ASHLAND AREA CHORUS AND COMMUNITY CONCERT BAND ANNOUNCE FALL SCHEDULES – Two community music ensembles at Ashland University – the Ashland Area Chorus (AAC) and Ashland Area Community Concert Band (AACCB) – have announced their fall schedules including rehearsals, concerts and membership requirements.
Beginning Monday, Aug. 24, Ashland Area Chorus rehearsals are held on Monday evenings from 7-8:45 p.m. in Room 242 of the Center for the Arts. Initially meeting on Tuesday, Sept. 8, the Community Band rehearses on Tuesday evenings from 7:30-9 p.m. in the Center for the Arts’ Elizabeth Pastor Recital Hall.
Entering its 18th season, the AAC is dedicated to a mission of learning great music and singing it beautifully. The chorus is open to all singers from Ashland and surrounding counties and includes Ashland University faculty, staff and students as well as other singers from the wider community. Though no formal audition is required for membership, AAC members must be pitch accurate (sing “on key”) and be able to learn and perform their parts successfully. Previous choral experience is helpful.
This fall, the chorus will participate with the Ashland Symphony Orchestra in “A Joyful Opening” of the new Robert M. & Janet L. Archer Auditorium on Saturday, Sept. 12. The chorus also will perform in Ashland University’s performance of Handel’s Messiah on Nov. 22, and at the annual Festival of Lights on Dec. 13.
The Ashland Area Community Concert Band begins its 23rd season and is for those that loved playing in band in high school or college and want the opportunity to play again. Performances for the ensemble this fall include a performance at the University with the Ashland University Concert Band on Saturday, Dec. 12.
Requirements for membership are the ability to play a wind or percussion instrument (no need to be a virtuoso); an interest in playing for enjoyment; desire to play a wide variety of music for the public; an interest in meeting new people who share a common interest and availability for rehearsals on Tuesday evenings.
UF SENIOR COMPLETES INTERNSHIP AT THE WILDS – Rachel Lane, a senior at The University of Findlay from Westerville, was not as interested in working with “the fuzzies” as she was in studying salamanders for her internship at The Wilds this summer. The work was in keeping with her career goals that focus on species survival. “I love research, infectious diseases and conservation medicine,” said the Westerville native majoring in animal science with a pre-vet emphasis.
The coveted 10-week learning opportunity at The Wilds, which she fervently pursued, was, therefore, a good fit for her. Encompassing nearly 10,000 acres in Cumberland, Ohio, in the southeastern part of the state, it is the largest wildlife conservation facility in North America. Strip mined for half a century, the land now provides open range habitats for rare and endangered species from all over the world. The first species were released into pastures in 1992. “Many of the species at The Wilds are completely extinct in the wild,” Lane said.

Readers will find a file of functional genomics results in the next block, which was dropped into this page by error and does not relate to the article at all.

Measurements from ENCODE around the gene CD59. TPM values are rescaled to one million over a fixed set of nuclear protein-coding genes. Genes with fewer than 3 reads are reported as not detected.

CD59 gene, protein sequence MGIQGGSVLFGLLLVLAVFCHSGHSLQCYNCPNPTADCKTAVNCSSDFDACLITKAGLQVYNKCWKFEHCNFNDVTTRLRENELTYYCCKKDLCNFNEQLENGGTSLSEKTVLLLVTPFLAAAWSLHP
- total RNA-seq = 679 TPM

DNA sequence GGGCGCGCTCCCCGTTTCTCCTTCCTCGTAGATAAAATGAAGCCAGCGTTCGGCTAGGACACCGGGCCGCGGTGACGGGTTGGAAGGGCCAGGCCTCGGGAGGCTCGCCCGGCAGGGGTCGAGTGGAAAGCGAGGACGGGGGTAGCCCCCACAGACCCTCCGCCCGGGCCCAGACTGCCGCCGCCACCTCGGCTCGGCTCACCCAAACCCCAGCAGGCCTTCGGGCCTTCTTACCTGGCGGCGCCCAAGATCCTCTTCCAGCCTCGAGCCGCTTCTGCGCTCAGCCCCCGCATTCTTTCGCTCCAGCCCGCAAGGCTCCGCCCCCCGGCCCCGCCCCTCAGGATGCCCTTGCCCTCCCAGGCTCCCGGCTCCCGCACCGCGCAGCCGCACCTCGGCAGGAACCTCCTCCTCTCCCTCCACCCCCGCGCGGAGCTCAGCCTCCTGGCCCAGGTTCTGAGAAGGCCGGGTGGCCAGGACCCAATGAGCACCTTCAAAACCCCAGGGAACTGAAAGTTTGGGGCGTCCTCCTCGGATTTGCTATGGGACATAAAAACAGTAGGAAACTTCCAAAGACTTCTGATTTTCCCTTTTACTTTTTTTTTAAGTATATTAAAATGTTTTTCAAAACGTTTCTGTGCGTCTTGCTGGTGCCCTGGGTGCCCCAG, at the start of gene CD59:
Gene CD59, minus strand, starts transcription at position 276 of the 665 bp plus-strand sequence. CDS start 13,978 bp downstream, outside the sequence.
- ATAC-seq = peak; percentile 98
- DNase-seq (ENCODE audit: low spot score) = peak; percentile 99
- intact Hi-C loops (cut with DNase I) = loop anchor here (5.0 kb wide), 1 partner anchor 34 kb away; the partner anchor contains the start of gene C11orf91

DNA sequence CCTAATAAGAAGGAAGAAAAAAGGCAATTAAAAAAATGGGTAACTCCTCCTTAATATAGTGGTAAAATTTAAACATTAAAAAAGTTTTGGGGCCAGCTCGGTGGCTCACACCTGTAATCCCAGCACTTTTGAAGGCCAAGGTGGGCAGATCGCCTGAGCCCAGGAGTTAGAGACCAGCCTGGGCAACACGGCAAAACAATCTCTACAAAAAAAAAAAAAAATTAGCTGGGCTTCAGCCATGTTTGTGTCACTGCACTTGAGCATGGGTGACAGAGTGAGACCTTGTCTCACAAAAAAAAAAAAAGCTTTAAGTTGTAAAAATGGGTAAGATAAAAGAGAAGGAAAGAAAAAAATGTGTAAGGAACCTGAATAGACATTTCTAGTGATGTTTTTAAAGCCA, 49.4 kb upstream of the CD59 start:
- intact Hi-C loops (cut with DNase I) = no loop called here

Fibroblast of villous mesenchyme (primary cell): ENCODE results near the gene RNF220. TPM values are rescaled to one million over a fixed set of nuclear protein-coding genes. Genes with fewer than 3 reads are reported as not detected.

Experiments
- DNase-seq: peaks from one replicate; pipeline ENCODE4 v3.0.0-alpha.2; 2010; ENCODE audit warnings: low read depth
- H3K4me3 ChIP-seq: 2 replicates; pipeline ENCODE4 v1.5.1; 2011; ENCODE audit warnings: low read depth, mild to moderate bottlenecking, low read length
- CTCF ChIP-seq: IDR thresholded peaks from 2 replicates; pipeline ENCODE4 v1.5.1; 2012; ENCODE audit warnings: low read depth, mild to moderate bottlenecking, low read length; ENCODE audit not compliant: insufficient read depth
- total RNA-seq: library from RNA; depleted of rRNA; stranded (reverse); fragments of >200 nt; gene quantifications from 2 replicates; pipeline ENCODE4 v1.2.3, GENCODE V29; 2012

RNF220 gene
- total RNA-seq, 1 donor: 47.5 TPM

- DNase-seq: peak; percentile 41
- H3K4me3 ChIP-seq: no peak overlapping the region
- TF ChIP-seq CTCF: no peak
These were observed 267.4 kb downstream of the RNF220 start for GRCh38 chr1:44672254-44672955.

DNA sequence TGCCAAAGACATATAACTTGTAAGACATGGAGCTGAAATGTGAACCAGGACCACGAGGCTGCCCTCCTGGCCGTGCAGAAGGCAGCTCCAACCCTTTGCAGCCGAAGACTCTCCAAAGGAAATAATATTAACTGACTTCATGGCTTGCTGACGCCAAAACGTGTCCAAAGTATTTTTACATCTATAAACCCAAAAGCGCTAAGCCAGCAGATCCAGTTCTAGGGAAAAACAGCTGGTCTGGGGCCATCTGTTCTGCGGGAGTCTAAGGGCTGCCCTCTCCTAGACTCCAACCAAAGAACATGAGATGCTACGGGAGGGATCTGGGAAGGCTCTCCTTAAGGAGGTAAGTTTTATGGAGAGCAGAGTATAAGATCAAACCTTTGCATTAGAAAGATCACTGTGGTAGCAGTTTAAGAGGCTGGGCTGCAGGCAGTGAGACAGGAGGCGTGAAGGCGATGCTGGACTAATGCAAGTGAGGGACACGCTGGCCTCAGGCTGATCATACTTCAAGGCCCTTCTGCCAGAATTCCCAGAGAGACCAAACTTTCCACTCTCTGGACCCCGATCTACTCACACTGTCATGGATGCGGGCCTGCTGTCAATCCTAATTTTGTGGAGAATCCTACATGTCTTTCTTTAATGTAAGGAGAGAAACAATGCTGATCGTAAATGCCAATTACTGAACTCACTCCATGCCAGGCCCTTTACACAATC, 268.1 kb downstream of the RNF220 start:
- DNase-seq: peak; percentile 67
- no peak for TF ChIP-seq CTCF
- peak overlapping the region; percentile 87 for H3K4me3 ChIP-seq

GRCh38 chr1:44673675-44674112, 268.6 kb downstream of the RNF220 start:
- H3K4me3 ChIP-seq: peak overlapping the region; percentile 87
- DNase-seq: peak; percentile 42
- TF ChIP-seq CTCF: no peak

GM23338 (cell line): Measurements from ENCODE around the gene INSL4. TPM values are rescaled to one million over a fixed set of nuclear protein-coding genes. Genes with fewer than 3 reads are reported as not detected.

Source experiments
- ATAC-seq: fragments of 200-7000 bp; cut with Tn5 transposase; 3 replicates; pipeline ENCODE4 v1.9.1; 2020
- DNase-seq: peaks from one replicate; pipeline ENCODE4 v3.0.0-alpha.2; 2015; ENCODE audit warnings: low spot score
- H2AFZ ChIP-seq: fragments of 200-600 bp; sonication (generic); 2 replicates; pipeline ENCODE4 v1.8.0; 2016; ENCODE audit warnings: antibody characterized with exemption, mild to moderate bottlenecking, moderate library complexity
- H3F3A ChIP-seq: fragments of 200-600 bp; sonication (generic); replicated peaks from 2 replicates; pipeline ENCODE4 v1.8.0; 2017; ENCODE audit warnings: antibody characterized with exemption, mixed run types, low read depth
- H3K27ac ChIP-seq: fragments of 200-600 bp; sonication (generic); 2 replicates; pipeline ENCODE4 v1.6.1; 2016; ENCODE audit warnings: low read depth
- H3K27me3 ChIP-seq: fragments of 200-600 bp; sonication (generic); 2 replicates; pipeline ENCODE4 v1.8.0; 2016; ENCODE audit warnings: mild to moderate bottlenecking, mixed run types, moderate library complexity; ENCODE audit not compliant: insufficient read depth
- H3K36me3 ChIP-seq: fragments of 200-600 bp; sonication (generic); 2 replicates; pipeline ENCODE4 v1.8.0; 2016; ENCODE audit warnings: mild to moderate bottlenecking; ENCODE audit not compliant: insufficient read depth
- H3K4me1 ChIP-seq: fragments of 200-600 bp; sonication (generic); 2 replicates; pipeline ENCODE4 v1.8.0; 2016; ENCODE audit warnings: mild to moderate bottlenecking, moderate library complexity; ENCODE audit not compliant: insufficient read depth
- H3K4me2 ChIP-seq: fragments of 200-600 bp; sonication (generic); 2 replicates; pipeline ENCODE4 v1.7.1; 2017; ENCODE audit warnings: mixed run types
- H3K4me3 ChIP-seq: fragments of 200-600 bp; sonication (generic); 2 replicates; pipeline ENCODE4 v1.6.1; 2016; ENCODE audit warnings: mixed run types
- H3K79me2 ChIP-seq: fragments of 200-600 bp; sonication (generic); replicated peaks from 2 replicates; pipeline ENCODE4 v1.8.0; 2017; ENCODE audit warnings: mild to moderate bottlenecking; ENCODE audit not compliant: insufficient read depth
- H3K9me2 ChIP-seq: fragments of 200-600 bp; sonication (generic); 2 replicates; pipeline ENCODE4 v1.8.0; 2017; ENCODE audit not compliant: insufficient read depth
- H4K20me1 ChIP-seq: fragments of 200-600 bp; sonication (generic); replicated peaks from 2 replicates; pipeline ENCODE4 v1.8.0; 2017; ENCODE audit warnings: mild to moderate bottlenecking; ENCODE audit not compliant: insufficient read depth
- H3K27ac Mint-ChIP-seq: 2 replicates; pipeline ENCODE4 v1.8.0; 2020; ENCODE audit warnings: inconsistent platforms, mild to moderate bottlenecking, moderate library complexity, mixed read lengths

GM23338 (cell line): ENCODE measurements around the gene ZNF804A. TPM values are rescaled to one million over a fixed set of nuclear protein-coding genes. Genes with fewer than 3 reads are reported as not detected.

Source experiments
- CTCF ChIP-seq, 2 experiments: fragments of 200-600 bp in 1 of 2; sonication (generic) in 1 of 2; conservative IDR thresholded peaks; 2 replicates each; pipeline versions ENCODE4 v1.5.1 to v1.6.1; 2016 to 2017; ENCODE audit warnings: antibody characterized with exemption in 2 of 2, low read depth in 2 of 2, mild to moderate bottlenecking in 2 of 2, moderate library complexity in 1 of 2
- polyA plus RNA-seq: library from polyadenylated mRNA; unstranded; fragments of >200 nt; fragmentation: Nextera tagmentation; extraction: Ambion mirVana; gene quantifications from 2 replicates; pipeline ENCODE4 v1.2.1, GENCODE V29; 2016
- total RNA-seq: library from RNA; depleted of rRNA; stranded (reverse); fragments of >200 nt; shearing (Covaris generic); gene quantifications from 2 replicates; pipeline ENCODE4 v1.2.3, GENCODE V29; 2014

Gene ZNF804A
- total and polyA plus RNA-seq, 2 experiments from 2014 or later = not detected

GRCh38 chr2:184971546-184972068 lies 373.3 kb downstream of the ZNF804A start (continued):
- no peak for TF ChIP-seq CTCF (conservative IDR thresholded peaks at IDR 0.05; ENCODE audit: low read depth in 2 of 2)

The park’s mission is “to advance conservation through science, education and personal experience,” its website states. A variety of activities for visitors of all ages, and overnight lodging are offered.
For student workers, the experience resembles summer camp unplugged, but with intense intellectual enrichment fueled by vital ecological purposes.
The park has long inspired Lane. “My mentor of eight years used to be a veterinarian at The Wilds,” she said. “Ever since I shadowed her and saw an MRI of a takin (an antelope species) I wanted to get out to The Wilds. I wanted to be a part of the magic that was taking place there. I was not disappointed when I finally made it there eight years later.” Lane was one of a dozen students across the country who landed a competitive summer internship slot.\
It was Lane’s responsibility to conduct research on six salamander species. “Currently there is a chytrid fungus disease, Batrachochytrium dendrobatidis, that is causing a large decline in amphibian populations,” she explained. “My research tracked its presence at The Wilds, and looked at different environmental variables that may have impacted its presence.”
Her four-member team found that two species had the disease. A paper she is completing will suggest that continued research be conducted to determine how geographically widespread the disease is, and to identify necessary measures to prevent further spread.
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